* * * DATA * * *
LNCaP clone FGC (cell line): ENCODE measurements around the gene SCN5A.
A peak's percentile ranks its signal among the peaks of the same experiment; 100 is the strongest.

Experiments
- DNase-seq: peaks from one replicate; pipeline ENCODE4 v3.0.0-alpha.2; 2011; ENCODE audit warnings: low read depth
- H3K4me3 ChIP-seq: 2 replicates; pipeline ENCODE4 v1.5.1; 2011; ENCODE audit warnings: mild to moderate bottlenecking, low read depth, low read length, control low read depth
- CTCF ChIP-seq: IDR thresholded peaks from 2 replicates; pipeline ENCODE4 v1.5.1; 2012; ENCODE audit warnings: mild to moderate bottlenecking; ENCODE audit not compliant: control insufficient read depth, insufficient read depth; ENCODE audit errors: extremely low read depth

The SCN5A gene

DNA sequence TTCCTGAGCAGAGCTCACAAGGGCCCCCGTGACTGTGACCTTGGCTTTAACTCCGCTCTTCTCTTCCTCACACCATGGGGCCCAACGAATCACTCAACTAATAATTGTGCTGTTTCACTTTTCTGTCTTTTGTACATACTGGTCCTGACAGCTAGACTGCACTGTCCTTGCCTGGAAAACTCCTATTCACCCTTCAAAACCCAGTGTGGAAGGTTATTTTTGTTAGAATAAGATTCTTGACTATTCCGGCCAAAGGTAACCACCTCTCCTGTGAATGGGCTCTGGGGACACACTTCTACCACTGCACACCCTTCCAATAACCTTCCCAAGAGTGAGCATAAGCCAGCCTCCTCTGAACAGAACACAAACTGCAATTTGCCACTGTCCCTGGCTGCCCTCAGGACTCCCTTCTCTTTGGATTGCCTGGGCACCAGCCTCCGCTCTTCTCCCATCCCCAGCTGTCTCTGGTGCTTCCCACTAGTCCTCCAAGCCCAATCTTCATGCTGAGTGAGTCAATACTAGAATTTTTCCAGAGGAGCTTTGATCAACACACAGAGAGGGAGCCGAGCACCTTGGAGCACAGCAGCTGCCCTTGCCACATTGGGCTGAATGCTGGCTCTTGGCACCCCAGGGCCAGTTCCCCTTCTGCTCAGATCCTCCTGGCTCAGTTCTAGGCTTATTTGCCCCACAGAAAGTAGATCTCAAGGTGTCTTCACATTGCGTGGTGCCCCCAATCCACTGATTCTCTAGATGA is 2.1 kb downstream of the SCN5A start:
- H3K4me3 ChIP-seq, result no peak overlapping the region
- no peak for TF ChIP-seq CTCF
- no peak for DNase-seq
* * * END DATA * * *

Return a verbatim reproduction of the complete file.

LNCaP clone FGC (cell line): ENCODE measurements around the gene SCN5A.
A peak's percentile ranks its signal among the peaks of the same experiment; 100 is the strongest.

Experiments
- DNase-seq: peaks from one replicate; pipeline ENCODE4 v3.0.0-alpha.2; 2011; ENCODE audit warnings: low read depth
- H3K4me3 ChIP-seq: 2 replicates; pipeline ENCODE4 v1.5.1; 2011; ENCODE audit warnings: mild to moderate bottlenecking, low read depth, low read length, control low read depth
- CTCF ChIP-seq: IDR thresholded peaks from 2 replicates; pipeline ENCODE4 v1.5.1; 2012; ENCODE audit warnings: mild to moderate bottlenecking; ENCODE audit not compliant: control insufficient read depth, insufficient read depth; ENCODE audit errors: extremely low read depth

The SCN5A gene

DNA sequence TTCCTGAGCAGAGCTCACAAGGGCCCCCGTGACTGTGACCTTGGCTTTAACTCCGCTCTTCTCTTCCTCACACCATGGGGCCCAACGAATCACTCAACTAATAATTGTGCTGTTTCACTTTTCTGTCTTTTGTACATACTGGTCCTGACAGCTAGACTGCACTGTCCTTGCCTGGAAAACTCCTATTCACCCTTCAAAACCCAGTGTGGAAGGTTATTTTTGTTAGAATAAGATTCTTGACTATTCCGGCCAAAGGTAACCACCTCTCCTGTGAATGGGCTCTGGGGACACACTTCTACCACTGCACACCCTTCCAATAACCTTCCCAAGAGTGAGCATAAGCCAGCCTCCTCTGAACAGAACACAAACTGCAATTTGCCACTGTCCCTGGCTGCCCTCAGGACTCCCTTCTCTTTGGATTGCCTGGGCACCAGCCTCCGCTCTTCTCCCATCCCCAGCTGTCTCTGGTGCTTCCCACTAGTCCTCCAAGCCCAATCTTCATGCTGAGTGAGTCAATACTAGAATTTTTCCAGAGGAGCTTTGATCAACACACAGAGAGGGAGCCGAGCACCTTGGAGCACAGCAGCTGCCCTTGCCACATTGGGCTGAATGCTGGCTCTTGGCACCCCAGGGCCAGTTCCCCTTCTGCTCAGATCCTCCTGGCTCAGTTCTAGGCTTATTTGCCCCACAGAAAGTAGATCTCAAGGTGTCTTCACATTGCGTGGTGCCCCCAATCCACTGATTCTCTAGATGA is 2.1 kb downstream of the SCN5A start:
- H3K4me3 ChIP-seq, result no peak overlapping the region
- no peak for TF ChIP-seq CTCF
- no peak for DNase-seq